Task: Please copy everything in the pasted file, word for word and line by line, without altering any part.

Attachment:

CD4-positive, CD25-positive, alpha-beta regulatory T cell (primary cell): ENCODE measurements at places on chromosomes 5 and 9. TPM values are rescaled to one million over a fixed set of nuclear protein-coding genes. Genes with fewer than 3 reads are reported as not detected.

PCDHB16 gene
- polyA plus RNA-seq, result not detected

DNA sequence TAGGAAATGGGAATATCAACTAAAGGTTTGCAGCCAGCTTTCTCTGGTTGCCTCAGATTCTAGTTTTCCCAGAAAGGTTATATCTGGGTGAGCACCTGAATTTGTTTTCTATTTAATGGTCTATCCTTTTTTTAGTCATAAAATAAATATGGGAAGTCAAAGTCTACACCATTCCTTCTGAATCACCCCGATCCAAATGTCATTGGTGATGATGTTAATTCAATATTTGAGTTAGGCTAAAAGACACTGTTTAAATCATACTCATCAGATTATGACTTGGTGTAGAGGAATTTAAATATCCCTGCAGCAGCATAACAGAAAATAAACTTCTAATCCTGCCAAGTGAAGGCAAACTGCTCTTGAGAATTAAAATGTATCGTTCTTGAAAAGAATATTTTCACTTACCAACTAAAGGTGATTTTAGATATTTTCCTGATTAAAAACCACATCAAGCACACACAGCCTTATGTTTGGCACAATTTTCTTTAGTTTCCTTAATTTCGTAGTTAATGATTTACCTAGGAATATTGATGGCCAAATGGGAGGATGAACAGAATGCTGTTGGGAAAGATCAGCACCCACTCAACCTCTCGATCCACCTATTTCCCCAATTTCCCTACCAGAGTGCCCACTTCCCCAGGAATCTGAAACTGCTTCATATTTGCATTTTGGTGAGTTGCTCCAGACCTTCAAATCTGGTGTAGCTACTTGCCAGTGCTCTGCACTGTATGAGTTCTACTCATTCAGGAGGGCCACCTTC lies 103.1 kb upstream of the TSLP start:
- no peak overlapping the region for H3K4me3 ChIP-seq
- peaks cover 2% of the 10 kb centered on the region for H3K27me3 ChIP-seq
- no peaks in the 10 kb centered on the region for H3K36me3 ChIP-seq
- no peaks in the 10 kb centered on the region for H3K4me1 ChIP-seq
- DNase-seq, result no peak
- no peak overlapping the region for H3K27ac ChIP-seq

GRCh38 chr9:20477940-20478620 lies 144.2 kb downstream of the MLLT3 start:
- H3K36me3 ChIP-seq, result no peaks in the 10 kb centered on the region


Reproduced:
CD4-positive, CD25-positive, alpha-beta regulatory T cell (primary cell): ENCODE measurements at places on chromosomes 5 and 9. TPM values are rescaled to one million over a fixed set of nuclear protein-coding genes. Genes with fewer than 3 reads are reported as not detected.

PCDHB16 gene
- polyA plus RNA-seq, result not detected

DNA sequence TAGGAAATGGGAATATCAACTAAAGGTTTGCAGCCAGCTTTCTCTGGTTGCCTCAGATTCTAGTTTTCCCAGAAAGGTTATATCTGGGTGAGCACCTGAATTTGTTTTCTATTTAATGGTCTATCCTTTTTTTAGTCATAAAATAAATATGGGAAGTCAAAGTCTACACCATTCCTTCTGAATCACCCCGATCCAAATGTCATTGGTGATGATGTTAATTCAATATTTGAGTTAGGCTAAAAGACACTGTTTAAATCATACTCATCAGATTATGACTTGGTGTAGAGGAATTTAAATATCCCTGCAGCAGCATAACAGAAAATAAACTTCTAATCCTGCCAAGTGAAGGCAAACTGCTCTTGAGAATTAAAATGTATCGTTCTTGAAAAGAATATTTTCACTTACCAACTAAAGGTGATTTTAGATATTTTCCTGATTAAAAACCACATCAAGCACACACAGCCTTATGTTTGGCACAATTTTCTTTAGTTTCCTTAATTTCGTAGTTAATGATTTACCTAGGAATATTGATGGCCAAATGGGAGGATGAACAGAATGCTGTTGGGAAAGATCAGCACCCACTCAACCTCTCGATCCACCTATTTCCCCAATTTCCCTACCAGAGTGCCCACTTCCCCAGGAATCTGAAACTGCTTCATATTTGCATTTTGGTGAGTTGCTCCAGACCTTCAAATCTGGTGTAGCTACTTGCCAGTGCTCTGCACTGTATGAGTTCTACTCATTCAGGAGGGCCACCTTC lies 103.1 kb upstream of the TSLP start:
- no peak overlapping the region for H3K4me3 ChIP-seq
- peaks cover 2% of the 10 kb centered on the region for H3K27me3 ChIP-seq
- no peaks in the 10 kb centered on the region for H3K36me3 ChIP-seq
- no peaks in the 10 kb centered on the region for H3K4me1 ChIP-seq
- DNase-seq, result no peak
- no peak overlapping the region for H3K27ac ChIP-seq

GRCh38 chr9:20477940-20478620 lies 144.2 kb downstream of the MLLT3 start:
- H3K36me3 ChIP-seq, result no peaks in the 10 kb centered on the region